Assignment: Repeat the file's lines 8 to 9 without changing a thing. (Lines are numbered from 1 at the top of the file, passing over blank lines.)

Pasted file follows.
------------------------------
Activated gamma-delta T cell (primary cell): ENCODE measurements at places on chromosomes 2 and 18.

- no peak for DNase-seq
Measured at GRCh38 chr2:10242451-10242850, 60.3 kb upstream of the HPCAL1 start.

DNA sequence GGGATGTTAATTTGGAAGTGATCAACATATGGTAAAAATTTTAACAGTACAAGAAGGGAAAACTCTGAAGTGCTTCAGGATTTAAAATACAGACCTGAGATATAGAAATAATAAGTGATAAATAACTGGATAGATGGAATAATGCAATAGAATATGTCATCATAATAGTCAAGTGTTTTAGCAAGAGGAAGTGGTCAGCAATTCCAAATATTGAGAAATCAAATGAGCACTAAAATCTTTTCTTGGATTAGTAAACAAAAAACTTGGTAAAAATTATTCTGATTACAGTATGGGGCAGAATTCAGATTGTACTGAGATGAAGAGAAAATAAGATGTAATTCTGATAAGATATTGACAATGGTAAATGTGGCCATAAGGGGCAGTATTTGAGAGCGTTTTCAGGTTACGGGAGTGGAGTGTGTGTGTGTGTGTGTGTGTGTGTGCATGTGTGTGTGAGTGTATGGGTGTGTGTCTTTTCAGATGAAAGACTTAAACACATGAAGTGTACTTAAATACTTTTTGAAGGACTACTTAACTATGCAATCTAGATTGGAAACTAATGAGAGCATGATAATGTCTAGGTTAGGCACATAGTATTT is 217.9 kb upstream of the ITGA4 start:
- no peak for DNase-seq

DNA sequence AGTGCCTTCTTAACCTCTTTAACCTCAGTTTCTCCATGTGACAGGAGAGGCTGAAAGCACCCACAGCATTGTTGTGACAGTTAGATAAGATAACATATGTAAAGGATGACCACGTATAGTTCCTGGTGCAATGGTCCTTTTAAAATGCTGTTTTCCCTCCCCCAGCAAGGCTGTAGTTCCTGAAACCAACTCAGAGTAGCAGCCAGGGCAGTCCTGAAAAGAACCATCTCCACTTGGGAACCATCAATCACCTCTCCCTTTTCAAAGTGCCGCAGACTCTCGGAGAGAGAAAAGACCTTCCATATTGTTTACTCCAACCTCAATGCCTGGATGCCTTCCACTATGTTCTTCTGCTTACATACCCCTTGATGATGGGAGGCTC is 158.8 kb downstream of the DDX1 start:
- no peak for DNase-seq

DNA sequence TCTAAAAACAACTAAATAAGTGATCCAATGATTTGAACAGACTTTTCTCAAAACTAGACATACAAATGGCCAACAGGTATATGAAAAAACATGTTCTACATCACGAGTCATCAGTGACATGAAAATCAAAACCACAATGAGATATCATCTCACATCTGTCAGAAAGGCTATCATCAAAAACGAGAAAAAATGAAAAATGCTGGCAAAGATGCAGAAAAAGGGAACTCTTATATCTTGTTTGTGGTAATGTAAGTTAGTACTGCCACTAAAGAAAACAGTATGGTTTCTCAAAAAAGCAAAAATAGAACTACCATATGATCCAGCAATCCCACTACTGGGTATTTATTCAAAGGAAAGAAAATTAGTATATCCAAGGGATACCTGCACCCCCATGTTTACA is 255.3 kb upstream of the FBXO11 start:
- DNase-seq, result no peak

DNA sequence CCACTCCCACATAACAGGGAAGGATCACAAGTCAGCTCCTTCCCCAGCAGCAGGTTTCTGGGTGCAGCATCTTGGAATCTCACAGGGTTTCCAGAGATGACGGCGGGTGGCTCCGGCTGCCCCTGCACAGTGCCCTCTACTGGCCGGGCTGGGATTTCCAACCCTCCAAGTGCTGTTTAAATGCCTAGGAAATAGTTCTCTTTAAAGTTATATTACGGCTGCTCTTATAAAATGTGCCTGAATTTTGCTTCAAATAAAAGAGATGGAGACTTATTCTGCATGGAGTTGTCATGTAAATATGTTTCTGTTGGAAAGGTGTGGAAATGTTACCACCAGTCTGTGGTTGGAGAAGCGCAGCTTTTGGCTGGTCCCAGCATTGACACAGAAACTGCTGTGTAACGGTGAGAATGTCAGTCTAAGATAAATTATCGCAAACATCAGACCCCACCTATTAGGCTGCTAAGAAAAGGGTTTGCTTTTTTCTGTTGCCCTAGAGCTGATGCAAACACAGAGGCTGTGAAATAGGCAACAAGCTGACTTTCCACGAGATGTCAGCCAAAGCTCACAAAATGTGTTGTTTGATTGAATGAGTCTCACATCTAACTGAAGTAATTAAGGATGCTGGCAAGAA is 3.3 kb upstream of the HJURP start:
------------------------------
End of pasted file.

DNA sequence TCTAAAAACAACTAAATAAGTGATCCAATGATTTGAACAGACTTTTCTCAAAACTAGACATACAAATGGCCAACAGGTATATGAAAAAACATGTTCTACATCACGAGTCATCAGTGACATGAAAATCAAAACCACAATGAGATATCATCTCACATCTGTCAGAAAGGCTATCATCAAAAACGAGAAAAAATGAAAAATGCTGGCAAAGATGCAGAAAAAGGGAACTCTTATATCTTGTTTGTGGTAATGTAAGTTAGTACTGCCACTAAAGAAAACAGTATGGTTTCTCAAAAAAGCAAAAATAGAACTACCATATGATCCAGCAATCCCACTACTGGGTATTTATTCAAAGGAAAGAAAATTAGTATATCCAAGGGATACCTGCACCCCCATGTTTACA is 255.3 kb upstream of the FBXO11 start:
- DNase-seq, result no peak